Leominster, a market town in the English region of the West Midlands, is home to almost 12,000 people. That makes it the largest community in Herefordshire after the city of Hereford.
Leominster History In 10 Bullet Points:
- Christian community established c660CE by St. Edfrid of Northumberland
- Home to he English Saint Æthelmod of Leominster
- 8th and 9th Century Dane (or Viking) raids
- Burial of Leominster Hoard – Saxon jewellery, silver ingots & coins (discovered 2015)
- Battle of Llanllieni of 1052 – the Welsh verses Normans & English Saxons
- Priory of Leominster established 1121
- Sacking of priory & local manors by Owain Glyndŵr in 1402
- Ryeland sheep and Lemster wool created great wealth in the Middle Ages
- 1748 Pinsley Mill had one of the first spinning machines (burned down 1754)
- 1809 Jenny Pipes was one of the last to ever suffer ordeal by ducking stool
Flooding In The 1950s
“Dale Flood Scenes in Leominster and District 10642“
On 27th and 28th of November 1954, Leominster and the local district suffered flooding. Arts Alive & Flicks in the Sticks uploaded this footage to YouTube.
Views Of The 1979 General Election
“ATV Today 26 04 1979 Election ’79 Leominster“
YouTube channel Arts Alive & Flicks in the Sticks uploaded this interview first broadcast on 26 April 1979.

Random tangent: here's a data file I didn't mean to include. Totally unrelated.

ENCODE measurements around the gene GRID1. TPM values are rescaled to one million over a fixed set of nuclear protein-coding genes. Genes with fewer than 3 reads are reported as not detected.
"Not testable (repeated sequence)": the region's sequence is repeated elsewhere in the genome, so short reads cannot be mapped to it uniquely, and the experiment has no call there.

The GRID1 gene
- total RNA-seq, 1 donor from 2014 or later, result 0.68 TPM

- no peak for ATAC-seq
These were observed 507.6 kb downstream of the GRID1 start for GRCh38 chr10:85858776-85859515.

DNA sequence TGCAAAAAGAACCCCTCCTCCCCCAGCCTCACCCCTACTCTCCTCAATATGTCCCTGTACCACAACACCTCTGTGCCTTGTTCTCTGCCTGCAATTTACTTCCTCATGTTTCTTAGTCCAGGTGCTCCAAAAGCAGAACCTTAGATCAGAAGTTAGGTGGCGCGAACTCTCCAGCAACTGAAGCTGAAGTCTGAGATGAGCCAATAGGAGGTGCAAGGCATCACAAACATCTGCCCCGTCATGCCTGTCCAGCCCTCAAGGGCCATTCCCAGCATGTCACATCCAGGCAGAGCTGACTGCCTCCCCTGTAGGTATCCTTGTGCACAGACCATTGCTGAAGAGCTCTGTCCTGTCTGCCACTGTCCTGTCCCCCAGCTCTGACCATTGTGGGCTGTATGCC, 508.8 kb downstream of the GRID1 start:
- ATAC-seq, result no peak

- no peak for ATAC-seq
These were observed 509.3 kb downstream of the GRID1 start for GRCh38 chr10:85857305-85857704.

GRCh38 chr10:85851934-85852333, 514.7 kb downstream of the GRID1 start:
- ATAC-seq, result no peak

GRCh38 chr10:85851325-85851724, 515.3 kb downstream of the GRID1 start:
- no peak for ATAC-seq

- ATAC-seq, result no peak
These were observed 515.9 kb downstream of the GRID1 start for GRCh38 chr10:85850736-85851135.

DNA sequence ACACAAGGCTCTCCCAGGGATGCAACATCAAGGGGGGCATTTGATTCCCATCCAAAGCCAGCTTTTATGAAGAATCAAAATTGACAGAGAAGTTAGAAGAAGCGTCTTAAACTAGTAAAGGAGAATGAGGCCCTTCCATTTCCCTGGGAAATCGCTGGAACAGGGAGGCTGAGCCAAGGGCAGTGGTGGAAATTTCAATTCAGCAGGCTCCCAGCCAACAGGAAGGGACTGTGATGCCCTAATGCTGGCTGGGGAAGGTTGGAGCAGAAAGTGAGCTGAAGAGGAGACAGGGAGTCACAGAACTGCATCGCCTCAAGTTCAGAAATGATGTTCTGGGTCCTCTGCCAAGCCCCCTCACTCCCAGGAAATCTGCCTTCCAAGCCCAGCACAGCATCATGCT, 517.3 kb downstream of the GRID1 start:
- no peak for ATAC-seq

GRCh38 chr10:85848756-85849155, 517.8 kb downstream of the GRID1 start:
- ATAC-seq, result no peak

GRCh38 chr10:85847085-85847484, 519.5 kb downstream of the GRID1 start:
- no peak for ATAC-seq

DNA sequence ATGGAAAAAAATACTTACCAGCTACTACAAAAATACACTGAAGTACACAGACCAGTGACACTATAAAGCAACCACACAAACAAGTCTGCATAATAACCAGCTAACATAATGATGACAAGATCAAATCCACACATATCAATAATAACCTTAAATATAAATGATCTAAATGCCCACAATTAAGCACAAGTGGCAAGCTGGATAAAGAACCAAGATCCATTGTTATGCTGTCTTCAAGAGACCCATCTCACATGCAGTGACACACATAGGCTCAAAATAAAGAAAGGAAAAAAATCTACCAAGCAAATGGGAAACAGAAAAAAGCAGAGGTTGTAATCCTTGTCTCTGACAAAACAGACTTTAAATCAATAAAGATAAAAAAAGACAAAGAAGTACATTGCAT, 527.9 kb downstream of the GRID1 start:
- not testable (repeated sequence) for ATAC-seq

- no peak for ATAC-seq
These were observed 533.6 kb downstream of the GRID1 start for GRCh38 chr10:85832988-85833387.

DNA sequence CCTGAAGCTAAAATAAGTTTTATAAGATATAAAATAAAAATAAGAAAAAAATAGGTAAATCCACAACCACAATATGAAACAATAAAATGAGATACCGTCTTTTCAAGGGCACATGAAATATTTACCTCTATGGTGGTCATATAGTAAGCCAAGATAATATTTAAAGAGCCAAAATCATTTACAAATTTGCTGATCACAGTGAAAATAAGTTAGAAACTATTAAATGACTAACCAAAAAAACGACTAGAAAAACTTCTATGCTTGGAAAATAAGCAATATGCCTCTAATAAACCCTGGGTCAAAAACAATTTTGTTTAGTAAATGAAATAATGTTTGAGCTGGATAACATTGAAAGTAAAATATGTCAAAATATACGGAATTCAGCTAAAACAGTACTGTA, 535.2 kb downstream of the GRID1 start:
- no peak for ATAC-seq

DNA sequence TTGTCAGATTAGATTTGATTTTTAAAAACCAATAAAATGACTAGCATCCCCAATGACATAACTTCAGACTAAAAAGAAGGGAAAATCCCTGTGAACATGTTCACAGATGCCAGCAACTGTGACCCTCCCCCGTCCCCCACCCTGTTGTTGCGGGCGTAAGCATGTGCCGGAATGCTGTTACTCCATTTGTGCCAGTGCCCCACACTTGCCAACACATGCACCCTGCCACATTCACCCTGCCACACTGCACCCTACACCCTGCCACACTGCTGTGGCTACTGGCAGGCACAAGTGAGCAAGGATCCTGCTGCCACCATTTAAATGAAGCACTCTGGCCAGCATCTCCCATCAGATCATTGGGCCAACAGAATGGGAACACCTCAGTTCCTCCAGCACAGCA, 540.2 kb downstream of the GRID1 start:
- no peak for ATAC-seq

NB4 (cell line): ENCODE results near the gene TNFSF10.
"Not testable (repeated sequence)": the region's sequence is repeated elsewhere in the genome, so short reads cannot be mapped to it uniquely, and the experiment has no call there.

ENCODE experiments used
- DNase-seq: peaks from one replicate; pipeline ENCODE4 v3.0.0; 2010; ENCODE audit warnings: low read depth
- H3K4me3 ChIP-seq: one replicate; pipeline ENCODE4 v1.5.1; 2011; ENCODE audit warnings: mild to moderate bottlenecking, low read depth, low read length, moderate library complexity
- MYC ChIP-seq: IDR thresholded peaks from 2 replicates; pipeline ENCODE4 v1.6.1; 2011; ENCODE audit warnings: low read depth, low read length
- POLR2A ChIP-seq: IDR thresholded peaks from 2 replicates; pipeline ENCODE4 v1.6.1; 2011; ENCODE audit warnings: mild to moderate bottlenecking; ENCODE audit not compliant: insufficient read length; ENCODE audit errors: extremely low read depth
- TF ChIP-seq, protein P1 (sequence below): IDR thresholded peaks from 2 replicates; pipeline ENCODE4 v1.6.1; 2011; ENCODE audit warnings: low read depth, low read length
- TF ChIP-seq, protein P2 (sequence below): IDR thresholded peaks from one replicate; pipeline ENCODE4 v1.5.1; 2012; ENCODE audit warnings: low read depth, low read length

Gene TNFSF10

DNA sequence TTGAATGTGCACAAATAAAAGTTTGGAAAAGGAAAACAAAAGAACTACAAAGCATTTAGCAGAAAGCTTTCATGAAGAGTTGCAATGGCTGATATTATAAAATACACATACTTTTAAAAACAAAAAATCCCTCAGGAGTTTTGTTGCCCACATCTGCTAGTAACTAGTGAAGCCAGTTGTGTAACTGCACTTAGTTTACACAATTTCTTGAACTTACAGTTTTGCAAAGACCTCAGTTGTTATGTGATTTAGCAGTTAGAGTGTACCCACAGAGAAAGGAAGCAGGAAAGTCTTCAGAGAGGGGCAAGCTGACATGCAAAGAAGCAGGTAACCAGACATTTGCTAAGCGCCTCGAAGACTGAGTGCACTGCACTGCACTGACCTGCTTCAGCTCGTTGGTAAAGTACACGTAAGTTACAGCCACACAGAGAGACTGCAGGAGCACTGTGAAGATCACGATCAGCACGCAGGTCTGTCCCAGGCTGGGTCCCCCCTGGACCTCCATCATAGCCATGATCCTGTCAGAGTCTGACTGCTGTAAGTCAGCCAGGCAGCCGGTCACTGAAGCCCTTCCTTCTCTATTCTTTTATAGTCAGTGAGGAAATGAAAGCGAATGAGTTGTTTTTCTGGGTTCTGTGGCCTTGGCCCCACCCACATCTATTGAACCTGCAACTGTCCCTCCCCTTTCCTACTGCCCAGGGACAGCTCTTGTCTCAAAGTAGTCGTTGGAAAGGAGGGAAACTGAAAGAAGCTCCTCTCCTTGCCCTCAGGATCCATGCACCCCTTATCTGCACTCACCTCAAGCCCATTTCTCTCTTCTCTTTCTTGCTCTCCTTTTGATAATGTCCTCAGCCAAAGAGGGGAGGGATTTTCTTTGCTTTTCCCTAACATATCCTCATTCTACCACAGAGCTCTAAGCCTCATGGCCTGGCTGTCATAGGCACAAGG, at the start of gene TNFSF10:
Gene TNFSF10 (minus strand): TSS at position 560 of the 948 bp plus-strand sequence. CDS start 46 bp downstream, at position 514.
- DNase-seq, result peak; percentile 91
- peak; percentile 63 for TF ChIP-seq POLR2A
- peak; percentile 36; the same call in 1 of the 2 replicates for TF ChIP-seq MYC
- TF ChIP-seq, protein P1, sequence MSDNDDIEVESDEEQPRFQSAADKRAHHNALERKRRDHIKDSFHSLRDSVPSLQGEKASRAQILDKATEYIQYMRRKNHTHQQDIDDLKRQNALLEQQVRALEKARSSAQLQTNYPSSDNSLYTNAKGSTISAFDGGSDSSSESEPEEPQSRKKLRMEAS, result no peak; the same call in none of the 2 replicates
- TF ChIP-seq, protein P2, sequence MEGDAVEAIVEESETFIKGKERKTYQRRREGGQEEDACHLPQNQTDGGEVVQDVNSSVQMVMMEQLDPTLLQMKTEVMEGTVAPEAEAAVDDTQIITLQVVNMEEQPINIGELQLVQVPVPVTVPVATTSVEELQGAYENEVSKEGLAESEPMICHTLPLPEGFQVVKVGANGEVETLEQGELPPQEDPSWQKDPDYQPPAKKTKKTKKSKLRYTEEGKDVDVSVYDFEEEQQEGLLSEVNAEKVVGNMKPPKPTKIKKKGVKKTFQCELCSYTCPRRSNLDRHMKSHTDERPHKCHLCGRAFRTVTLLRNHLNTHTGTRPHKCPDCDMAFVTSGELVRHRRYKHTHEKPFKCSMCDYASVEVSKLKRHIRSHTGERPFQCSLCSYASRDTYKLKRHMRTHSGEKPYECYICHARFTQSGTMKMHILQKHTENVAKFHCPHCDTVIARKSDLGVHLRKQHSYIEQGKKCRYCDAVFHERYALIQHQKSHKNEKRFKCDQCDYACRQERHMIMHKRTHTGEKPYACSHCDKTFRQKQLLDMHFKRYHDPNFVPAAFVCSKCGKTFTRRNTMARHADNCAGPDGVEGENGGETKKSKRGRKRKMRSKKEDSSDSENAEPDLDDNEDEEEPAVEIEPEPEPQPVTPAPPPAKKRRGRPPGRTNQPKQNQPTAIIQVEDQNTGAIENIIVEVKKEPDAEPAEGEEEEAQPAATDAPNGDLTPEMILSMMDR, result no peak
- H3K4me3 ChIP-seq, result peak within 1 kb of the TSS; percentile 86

This was the last time Leominster was a marginal seat, with the Tories struggling to hold on against the liberals. The Labour party received so few votes they lost their deposit.
Note how posh the middle class accents were at the time.
Leominster Morris Dancing Event
“Leominster Museum, Herefordshire – 2015“
Here we see traditional Morris dancers celebrating the opening of the Leominster Museum 2015 season, and in particular the new exhibition, ‘Here Be Dragons – A History of Morris Dancing and Mumming in Leominster’.
Frequently Asked Questions
People unfamiliar with Herefordshire’s largest market town are tempted to say ‘Lee-o-min-ster’, but it’s actually pronounced Lemster. In nearby Wales, Welsh speakers call the town Llanllieni.
The district was long ago known as Lene or Leon, derived from the Old Welsh word lei (to flow). A community of clergy – known as a minster – was established there.
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We’d like to improve the image shown at the top of this page with an original photo of Leominster or a business there. In return, we’ll place a credit and backlink on this page.